“A HANDFUL OF HELL,” is a remarkable collection by a truly great writer. One we are damn proud to have in our library.  It deserves your support and then some.

Tuesday, March 15, 2016


(A Robineux Mystery)
By E.A. Cook
Rogue House Publishing
169 pages

Sometimes the story of how we received a particular book can be as interesting as the book itself.  Several weeks ago we walked into a very small local bookstore.  You know the kind, they make most of their income in selling or trading used books.  As we had a stack of such that were taking up way too much space in our office, we thought we’d stop by this little store and donate them to the owner.   We will never just trash a book, we love them too much. Thus this way they would hopefully end up in the hands of other bibliophiles like us and along the way provide a little sustaining income to the owner of the shop.

The charming lady who operated the store was happy to take the books off our hands, especially seeing the immaculate condition they were still in and we entered into a nice conversation about what we both liked to read.  Finally, as we were starting to say our goodbyes, she held up her hand, walked over to a shelf and picked up this small book with a light green cover.  She then explained it was written by a local writer here Fort Collins and she wanted us to have it.  She personally thought it was very well written.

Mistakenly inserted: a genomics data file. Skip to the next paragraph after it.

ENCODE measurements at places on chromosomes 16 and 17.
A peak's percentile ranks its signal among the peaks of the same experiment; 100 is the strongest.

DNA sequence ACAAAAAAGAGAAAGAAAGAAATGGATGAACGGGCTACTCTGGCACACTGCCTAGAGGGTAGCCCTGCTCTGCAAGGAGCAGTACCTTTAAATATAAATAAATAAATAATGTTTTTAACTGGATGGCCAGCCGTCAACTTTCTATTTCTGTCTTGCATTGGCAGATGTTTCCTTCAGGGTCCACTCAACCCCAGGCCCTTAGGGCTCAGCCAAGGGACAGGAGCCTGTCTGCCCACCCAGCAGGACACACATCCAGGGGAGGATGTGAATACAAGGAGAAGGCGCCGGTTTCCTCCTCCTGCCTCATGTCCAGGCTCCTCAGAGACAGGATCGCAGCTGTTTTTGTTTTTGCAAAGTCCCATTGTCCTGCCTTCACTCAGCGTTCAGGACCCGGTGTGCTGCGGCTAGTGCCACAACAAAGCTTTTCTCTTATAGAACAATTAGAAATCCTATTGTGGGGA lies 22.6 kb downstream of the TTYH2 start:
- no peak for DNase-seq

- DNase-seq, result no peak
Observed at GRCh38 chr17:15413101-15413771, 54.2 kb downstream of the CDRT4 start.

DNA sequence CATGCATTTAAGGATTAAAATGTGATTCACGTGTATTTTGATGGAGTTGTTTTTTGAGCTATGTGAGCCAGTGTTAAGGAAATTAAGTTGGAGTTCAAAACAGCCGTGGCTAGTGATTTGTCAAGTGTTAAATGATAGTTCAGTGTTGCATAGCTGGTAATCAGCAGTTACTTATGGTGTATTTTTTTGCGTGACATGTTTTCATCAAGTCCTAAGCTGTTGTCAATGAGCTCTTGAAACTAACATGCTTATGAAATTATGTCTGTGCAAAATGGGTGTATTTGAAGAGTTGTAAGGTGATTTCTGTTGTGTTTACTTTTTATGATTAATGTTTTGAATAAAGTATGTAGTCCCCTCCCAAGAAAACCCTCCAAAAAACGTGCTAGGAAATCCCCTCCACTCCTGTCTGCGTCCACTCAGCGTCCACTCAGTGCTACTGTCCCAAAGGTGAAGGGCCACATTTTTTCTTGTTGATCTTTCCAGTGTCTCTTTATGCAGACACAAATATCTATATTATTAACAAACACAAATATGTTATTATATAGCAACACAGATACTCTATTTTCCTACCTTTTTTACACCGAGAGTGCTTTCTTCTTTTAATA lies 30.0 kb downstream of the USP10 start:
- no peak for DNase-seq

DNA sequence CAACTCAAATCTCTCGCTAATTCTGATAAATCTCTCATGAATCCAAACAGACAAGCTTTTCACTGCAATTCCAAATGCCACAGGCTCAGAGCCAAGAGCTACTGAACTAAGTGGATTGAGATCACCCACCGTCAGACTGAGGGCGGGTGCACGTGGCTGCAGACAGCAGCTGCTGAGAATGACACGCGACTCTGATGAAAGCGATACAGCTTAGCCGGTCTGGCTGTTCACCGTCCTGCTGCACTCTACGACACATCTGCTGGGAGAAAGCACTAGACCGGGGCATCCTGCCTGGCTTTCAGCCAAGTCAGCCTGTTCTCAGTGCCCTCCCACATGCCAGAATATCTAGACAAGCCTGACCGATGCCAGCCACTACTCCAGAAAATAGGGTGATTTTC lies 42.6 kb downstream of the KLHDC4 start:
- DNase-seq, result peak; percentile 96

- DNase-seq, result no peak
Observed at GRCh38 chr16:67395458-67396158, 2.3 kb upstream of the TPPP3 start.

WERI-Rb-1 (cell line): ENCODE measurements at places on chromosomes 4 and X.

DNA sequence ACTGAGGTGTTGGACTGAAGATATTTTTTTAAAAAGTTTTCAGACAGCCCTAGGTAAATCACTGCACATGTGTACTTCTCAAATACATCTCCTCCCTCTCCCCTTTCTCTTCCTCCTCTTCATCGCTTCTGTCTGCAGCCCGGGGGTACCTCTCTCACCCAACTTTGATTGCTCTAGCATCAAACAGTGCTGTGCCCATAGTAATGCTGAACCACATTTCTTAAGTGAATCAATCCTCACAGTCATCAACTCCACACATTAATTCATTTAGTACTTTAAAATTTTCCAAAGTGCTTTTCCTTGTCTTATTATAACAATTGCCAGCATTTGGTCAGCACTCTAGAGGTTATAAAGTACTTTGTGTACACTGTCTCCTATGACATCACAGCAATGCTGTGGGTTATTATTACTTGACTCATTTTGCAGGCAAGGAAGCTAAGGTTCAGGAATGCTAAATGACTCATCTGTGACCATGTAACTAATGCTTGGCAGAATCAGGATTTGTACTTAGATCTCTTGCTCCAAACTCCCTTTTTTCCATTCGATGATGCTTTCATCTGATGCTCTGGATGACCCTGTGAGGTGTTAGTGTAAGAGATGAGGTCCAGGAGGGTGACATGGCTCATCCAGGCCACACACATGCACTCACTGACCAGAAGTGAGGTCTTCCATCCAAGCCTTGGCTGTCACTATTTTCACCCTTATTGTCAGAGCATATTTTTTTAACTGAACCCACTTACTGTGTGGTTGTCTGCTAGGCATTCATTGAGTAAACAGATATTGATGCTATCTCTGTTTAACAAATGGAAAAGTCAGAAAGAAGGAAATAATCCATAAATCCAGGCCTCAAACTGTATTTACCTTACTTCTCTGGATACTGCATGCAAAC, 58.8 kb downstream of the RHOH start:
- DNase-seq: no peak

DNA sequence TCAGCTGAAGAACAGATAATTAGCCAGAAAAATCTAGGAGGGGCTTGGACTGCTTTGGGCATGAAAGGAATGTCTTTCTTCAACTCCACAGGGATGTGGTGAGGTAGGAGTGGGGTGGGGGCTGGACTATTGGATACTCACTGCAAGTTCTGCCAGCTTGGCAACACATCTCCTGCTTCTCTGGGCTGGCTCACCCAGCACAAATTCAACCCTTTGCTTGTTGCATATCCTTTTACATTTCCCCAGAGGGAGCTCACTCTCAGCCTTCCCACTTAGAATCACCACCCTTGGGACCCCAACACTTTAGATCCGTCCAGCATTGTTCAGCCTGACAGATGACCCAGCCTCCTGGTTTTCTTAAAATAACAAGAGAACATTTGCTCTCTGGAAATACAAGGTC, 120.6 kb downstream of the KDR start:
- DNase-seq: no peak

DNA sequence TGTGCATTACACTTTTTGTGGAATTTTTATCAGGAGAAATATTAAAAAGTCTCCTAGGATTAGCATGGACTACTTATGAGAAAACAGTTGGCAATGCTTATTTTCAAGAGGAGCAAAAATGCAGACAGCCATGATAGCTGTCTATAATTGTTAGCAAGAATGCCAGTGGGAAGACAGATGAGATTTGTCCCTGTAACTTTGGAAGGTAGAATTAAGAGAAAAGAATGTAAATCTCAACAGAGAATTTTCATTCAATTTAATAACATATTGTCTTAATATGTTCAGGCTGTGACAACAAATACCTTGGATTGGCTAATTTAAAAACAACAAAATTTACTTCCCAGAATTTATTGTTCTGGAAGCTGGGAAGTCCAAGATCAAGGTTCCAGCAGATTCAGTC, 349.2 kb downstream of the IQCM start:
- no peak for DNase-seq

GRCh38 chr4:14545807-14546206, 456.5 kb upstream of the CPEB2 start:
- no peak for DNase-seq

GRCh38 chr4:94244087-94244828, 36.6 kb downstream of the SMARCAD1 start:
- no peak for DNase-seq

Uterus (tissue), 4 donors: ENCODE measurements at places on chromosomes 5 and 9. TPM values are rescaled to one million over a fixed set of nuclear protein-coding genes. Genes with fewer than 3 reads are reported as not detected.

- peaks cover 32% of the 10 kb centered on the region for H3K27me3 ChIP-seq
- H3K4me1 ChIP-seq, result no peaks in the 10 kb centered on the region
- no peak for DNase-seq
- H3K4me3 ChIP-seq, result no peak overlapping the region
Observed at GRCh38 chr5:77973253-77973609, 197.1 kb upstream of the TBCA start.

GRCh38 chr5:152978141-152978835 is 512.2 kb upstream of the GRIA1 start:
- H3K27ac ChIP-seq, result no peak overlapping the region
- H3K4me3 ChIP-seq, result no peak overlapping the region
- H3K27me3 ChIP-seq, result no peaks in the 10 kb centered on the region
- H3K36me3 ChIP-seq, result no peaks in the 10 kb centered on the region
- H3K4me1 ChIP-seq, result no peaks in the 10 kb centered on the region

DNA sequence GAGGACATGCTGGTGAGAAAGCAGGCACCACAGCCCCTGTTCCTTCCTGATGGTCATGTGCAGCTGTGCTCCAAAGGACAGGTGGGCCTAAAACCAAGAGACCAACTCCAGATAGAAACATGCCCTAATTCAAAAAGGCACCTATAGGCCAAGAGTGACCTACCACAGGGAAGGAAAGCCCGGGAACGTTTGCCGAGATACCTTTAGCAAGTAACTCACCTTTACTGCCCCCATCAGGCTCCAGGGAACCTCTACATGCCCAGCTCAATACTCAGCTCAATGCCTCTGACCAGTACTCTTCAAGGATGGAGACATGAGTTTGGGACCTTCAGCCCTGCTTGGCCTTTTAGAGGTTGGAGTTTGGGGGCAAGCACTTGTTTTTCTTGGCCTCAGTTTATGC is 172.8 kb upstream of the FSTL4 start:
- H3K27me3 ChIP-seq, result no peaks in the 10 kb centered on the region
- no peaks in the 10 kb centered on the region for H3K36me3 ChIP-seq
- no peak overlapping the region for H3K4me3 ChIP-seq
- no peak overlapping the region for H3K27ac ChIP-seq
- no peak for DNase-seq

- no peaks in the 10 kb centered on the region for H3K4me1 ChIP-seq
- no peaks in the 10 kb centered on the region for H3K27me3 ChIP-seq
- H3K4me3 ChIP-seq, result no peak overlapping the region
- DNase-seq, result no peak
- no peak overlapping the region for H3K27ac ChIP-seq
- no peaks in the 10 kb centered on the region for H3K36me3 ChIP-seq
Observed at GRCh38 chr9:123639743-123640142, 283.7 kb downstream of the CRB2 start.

And now on to our review of E.A. Cook’s “Spanish Moss.”  The protagonist, Calvin, has been physically abused by his father most of his young life.  When the man attempts to rape him at the age of fifteen, Calvin kills him in self-defense and runs away.  Via hitch-hiking, he wanders aimlessly through the south for several years until one night he’s picked up by a sexual predator.  In his attempt to flee, the boy causes car to crash off a bridge and into the waters of a dark and foreboding swamp.  Hours later, while crouched on the limb of a tree; he is rescued by a Cajun named Esteen Robinaux.  Sensing the boy’s fear and fragility, Esteen brings him to his mother, Miss Jovetta Robineux.   Gifted with “the sight,” Miss Jovetta welcomes young Calvin into their lives and informs him that he now has both a home and a family for as long as he wants one.